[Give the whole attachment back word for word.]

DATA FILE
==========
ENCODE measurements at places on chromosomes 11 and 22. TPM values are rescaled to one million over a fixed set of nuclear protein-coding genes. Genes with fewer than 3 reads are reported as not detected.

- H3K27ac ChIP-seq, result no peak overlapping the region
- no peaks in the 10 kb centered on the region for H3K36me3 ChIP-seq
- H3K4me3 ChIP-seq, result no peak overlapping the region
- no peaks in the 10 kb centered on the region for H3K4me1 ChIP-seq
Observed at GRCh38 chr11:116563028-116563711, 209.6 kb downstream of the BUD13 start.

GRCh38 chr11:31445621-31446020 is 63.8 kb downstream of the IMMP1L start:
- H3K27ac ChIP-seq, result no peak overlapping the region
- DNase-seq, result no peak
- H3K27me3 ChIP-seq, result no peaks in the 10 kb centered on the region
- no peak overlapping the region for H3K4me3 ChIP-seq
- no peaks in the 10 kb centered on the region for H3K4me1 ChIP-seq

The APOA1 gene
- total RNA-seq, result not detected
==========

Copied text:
ENCODE measurements at places on chromosomes 11 and 22. TPM values are rescaled to one million over a fixed set of nuclear protein-coding genes. Genes with fewer than 3 reads are reported as not detected.

- H3K27ac ChIP-seq, result no peak overlapping the region
- no peaks in the 10 kb centered on the region for H3K36me3 ChIP-seq
- H3K4me3 ChIP-seq, result no peak overlapping the region
- no peaks in the 10 kb centered on the region for H3K4me1 ChIP-seq
Observed at GRCh38 chr11:116563028-116563711, 209.6 kb downstream of the BUD13 start.

GRCh38 chr11:31445621-31446020 is 63.8 kb downstream of the IMMP1L start:
- H3K27ac ChIP-seq, result no peak overlapping the region
- DNase-seq, result no peak
- H3K27me3 ChIP-seq, result no peaks in the 10 kb centered on the region
- no peak overlapping the region for H3K4me3 ChIP-seq
- no peaks in the 10 kb centered on the region for H3K4me1 ChIP-seq

The APOA1 gene
- total RNA-seq, result not detected